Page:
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Parents scramble to ready themselves for remote learning as decision over extended school break looms


Parents scramble to ready themselves for remote learning as decision over extended school break looms

With the TDSB warning kids to pack up cubbies and lockers and get set for the possibility of online learning after the winter break, parents are scrambling to ready themselves for another round of uncertainty about the fate of the school year.

“As cases of COVID-19 continue to rise in Toronto, so too does the possibility of individual classes, schools or the system moving to remote learning for a period of time. As a result, we want to be as prepared as possible,” stated an update circulated by the Toronto District School Board on Wednesday.

“It is important to note that any decision on the closure of a school or the system is made based on the advice of public health officials or the provincial government and is not made by the TDSB.”

Nine months into the pandemic, this will be the second time parents and students have had to contend with the possibility of an extended break to accommodate for the spread of COVID-19.

Mary Lynn Trotter, who has a daughter with autism in Grade 12 at a Toronto high school, told the Star she is worried about her child’s grades if she has to stay home for an extended period.

“Grade 12 is a tough year to find out things aren’t going well,” Trotter said. “On top of that, because she has special needs, how are we going to address that if she’s not going to school?”

Trotter said her daughter did well in face-to-face learning but was struggling in one of her classes.

“To pull her out now … this is not going to go well for her, to lose the physical support of actually being in the room with the teacher,” she said.

The Ministry of Education, which is in charge of decisions on school closures, warned boards in a memo Wednesday that students and staff should take home any materials that would be needed to learn remotely. No decision has been made at this point.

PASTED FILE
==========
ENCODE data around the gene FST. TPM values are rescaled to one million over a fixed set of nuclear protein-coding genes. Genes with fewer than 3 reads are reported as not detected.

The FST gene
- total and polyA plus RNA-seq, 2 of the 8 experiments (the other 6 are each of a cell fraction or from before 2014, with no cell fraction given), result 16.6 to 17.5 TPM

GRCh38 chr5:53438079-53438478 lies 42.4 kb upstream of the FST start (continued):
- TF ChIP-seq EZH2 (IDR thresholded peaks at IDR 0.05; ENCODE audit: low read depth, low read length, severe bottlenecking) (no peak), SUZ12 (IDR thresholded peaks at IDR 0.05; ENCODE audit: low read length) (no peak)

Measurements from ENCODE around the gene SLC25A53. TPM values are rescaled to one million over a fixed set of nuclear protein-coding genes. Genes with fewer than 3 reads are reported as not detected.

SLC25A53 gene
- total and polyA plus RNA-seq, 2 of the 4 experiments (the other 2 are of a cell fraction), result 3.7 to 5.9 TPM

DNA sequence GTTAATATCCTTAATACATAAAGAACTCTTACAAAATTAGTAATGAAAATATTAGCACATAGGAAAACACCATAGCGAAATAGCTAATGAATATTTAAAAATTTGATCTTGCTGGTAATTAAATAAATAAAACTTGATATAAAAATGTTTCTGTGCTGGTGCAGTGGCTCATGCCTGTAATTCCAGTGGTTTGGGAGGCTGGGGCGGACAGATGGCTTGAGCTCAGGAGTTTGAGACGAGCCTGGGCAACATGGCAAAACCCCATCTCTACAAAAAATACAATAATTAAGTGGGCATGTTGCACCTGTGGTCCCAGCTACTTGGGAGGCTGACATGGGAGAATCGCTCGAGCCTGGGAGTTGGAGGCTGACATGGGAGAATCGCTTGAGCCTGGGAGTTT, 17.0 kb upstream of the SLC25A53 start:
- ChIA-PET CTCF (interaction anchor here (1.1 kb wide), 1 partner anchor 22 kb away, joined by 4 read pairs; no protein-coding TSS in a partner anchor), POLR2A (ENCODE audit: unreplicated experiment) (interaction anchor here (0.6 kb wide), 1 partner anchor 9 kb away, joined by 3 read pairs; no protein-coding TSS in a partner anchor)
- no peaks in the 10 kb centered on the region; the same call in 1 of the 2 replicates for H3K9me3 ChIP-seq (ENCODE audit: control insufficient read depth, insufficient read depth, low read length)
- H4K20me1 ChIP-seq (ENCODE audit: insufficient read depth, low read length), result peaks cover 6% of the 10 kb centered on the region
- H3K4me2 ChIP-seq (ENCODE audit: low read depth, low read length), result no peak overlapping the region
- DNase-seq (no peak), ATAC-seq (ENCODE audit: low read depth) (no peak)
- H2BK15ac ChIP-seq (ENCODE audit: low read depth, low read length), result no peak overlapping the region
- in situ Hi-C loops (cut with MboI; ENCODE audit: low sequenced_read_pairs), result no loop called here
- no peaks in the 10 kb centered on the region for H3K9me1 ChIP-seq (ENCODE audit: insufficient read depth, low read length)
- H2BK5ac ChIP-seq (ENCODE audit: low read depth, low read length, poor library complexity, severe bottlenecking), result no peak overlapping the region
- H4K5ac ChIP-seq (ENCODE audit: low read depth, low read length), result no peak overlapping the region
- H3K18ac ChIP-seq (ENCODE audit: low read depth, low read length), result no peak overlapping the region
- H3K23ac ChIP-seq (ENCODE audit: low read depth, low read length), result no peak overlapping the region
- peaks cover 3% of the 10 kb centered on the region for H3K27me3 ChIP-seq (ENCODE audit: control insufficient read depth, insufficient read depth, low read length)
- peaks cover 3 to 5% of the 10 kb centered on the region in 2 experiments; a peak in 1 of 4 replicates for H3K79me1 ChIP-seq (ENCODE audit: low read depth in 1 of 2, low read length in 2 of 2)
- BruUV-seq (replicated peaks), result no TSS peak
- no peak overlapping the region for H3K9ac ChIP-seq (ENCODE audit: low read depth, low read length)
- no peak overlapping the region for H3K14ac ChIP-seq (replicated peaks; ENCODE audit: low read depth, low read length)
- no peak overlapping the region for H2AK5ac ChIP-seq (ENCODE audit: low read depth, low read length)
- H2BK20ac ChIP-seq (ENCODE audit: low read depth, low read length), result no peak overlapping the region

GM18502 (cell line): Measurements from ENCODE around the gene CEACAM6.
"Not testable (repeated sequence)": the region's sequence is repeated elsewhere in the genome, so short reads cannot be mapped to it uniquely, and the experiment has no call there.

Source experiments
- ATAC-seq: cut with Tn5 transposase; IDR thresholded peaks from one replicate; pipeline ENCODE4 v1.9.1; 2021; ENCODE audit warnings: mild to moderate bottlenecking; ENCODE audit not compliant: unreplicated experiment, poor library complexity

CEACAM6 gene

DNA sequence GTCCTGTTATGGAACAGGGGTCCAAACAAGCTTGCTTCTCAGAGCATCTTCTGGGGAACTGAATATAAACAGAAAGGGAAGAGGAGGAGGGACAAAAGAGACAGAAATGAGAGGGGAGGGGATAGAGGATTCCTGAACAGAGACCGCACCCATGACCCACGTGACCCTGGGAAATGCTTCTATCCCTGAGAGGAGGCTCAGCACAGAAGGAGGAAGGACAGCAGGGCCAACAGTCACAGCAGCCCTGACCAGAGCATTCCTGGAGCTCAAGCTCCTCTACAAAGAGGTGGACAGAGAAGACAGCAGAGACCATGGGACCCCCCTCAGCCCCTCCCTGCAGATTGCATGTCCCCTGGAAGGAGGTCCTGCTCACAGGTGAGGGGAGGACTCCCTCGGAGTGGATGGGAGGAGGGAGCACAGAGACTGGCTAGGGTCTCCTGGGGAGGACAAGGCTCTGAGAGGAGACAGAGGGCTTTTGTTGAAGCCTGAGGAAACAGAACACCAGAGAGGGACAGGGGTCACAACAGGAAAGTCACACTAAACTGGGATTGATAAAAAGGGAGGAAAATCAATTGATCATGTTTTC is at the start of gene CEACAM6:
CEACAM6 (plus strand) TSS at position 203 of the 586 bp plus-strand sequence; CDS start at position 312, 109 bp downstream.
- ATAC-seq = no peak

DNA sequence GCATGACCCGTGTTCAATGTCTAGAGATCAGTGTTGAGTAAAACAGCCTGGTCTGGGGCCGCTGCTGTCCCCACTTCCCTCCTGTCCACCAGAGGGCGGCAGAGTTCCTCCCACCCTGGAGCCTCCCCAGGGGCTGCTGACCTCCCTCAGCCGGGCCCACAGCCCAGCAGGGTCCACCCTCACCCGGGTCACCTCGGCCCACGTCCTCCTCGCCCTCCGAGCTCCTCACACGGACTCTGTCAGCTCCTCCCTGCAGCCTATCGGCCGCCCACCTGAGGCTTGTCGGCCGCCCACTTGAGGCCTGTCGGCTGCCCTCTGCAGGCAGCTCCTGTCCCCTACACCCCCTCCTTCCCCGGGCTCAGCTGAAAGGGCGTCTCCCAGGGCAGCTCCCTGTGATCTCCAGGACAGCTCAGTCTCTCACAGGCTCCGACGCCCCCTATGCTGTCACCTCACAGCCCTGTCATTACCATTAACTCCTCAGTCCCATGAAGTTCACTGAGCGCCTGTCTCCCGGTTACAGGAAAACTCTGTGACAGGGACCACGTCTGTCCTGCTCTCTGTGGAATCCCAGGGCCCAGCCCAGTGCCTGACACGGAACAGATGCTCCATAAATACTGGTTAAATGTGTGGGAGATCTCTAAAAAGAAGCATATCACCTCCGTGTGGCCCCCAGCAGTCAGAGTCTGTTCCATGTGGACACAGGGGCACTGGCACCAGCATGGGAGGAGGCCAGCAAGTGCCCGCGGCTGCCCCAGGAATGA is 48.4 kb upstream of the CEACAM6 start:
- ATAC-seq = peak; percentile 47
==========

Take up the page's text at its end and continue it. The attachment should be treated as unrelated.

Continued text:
For Kaila Jonsen, whose daughter is in junior kindergarten with the Toronto Catholic District School Board, keeping her four-year-old home from classes is an easy choice.

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As a personal support worker, Jonsen worries that exposure to asymptomatic COVID-19 as a result of her daughter being in school could put her patients at risk. “I totally support the switch to remote learning,” she said. “Maybe we should have done it sooner when the numbers started climbing.”

Despite her support for a possible shutter, Jonsen noted there is a domino effect to closing schools: “If remote learning does happen, I will be taking that time off to spend with my daughter — that’s one less PSW in the community.”

Jonsen added her daughter would also prefer to be in school with her friends. “She doesn’t want to be at home, even if it’s with mom.”

The TDSB alert noted that while the board has not received any indication schools will close, they are preparing for the possibility and “want to make sure we are prepared to implement any decision smoothly and efficiently and continue to support our students’ learning and well-being.”

Students enrolled with TDSB schools were asked to bring their personal belongings home with them ahead of the winter break.

Joy Henderson has already had a taste of days reminiscent of early on in the pandemic when she was balancing home learning with maintaining her own work schedule. Her children were home for a week recently following a COVID-19 exposure.

One of her sons thrives from the social environment in-person school offers, Henderson said. “He suffered during the first shut down (and) his grades suffered. I’m concerned about him.”

She said that she understands the school and board are trying their best to keep parents apprised of what’s to come, but as of right now, she doesn’t know more about what to expect of the new year beyond bringing home items from classrooms and ensuring her children are set up with Google Classroom.

She is thinking ahead to how she will juggle her own workload and assisting her sons with theirs. “I’m lucky enough to work from home. But I am certainly concerned with how much work I’m going to be getting done.”

Jenna Moon is a breaking news reporter for the Star and is based in Toronto. Follow her on Twitter: @_jennamoon

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